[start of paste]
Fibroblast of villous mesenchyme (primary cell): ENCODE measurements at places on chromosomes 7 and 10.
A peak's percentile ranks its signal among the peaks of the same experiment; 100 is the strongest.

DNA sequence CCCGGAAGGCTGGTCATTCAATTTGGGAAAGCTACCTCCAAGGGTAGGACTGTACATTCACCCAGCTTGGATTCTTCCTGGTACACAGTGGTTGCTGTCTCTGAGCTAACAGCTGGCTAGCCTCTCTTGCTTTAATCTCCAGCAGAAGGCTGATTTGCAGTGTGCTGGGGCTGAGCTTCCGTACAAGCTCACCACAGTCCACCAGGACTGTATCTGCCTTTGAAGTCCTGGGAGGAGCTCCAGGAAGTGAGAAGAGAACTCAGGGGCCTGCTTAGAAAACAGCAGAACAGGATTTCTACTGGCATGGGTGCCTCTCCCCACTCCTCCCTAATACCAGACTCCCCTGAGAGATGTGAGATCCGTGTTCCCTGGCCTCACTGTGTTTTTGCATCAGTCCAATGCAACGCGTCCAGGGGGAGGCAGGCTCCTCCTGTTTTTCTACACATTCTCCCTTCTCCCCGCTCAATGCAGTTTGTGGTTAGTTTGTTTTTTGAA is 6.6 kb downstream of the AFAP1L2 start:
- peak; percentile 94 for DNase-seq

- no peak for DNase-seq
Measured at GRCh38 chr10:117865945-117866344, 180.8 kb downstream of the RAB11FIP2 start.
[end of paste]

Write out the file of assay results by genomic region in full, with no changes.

Fibroblast of villous mesenchyme (primary cell): ENCODE measurements at places on chromosomes 7 and 10.
A peak's percentile ranks its signal among the peaks of the same experiment; 100 is the strongest.

DNA sequence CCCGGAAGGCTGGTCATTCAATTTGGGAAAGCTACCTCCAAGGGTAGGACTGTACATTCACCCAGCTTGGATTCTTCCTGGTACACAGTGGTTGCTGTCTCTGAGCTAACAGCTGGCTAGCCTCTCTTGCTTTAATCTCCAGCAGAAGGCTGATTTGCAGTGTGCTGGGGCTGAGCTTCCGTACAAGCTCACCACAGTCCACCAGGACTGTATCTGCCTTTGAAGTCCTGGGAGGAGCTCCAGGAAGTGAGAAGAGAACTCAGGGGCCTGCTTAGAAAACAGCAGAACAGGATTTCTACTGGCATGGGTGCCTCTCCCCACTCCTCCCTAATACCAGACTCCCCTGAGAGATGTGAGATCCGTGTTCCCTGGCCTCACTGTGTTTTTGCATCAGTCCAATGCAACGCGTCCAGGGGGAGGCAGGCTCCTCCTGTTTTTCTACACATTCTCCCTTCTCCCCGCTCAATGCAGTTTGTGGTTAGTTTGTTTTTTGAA is 6.6 kb downstream of the AFAP1L2 start:
- peak; percentile 94 for DNase-seq

- no peak for DNase-seq
Measured at GRCh38 chr10:117865945-117866344, 180.8 kb downstream of the RAB11FIP2 start.